Stumbo challenges governor
FRANKFORT, Ky. – Kentucky House Speaker Greg Stumbo filed suit Wednesday challenging the validity of Gov. Matt Bevin’s vetoes of budget bill items and other House bills.
Stumbo contends Bevin and his staff did not follow the process outlined in the Kentucky Constitution for filing vetoes — delivering the vetoes improperly to the House clerk rather than the Secretary of State’s Office as well as other procedural mistakes that make the vetoes void.
If Kentucky courts ultimately rule for Stumbo, the ruling would restore state funding for the many vetoed items large and small including the House’s priority
While “hardline, far-right Republicans” may not believe that, he said, “If you’re an average Kentuckian you understand I took an oath to uphold the constitution.”
Jessica Ditto, spokeswoman for Bevin, said in a statement that the vetoes conform with the constitution and are
The suit was filed in Franklin
Stumbo said Bevin wrongly delivered these vetoes on April 27 to the clerk of the House. Because the House had adjourned April 15, Stumbo said Bevin was required by the constitution to deliver them to the Secretary of State.
Stumbo said that later that day Bevin’s office requested the vetoes be returned because of the incorrect delivery, but the House clerk had already left for the day with Stumbo’s permission.
“The clerk had somewhere she had to go that afternoon. I said, ‘Well, 4:30 is the time that we
But Ditto said Bevin’s office asked that the vetoes be returned “because the House clerk was refusing to deliver them to (the Secretary of State’s Office) after saying she would. They were literally locked up in the speaker’s office. She told us she would deliver them after she ran an errand.”
Stumbo spokesman Brian Wilkerson declined to respond to Ditto.
Unable to get the original vetoes back, Bevin’s staff delivered copies to the Secretary of State’s Office. Stumbo said that wasn’t good enough because the Kentucky Constitution requires original vetoes to be filed along with the original bills being vetoed, which Stumbo said were also not filed.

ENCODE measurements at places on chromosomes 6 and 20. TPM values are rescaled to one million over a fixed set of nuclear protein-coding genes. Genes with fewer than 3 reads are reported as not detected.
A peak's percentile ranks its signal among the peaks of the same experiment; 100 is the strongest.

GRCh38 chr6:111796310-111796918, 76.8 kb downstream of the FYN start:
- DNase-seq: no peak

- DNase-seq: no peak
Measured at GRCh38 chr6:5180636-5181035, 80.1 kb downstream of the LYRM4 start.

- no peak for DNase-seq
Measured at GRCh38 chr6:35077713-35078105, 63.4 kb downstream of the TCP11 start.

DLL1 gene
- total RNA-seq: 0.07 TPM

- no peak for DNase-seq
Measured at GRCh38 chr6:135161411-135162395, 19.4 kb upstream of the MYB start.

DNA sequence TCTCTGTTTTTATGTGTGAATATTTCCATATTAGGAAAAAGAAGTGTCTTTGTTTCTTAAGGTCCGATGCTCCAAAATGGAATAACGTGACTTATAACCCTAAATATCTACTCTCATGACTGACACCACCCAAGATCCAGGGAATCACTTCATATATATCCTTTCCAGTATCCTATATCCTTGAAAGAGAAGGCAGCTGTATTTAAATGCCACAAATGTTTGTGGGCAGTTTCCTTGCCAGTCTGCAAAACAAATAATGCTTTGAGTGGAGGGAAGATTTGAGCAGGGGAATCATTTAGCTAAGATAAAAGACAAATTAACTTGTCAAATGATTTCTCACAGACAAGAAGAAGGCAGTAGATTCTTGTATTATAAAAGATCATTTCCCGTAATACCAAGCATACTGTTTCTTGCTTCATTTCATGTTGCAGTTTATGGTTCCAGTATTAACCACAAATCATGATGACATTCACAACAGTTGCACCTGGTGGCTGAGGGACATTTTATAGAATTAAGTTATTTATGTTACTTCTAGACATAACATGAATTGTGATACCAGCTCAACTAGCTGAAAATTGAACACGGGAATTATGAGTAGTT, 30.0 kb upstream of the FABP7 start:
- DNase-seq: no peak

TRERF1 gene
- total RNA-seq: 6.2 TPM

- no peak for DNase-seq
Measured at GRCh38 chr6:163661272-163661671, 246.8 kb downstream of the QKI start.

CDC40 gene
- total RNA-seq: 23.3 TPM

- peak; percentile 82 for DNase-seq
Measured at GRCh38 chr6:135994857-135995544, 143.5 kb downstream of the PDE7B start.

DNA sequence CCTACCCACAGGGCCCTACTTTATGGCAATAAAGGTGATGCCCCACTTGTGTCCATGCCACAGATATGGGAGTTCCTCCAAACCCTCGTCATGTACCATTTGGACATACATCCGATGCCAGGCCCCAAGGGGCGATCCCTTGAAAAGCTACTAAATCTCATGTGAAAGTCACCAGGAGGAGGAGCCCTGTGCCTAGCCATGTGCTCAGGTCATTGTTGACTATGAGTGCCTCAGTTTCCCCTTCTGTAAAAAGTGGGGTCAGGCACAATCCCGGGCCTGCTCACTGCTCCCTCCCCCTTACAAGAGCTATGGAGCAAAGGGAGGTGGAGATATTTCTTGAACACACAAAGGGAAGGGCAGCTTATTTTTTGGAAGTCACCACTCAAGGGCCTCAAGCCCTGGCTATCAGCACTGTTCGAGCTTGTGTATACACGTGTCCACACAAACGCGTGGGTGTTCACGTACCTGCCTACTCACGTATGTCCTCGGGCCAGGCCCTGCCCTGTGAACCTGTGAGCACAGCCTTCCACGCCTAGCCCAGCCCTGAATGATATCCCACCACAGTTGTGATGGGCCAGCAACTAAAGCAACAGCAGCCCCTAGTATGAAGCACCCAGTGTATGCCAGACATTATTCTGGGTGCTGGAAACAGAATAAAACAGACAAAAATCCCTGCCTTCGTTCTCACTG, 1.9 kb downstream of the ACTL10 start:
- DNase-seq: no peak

One veto that Stumbo said he’s not challenging is Senate Bill 245 — the controversial bill that would have complied with a federal mandate that Kentucky issue driver’s licenses that meet federal security
Stumbo said other legal problems with the vetoes include: five of the more than 30 parts of the budget bill that Bevin vetoed do not include a required message explaining why he deleted them; the governor’s vetoes of items in the highway construction bill are invalid because it is not an appropriations bill and — as such — the governor cannot veto parts of it and must either veto either all or none of it.
The lawsuit also says the vetoes were “facially defective” because they were not signed by Bevin on April 27 when he “was not present in the Commonwealth or the country on that date.” Bevin was on a state trade mission in Europe when the vetoes were issued, but his General Counsel insists the vetoes were properly signed by autopen on Bevin’s authority.
And the lawsuit challenges one nonbudget issue: the validity of Senate Bill 296, creating a Governor’s School for Entrepreneurs. Stumbo said that bill cannot be law because he never signed it. He said the bill was not delivered to him for his signature until after the General Assembly adjourned April 15.
By Tom Loftus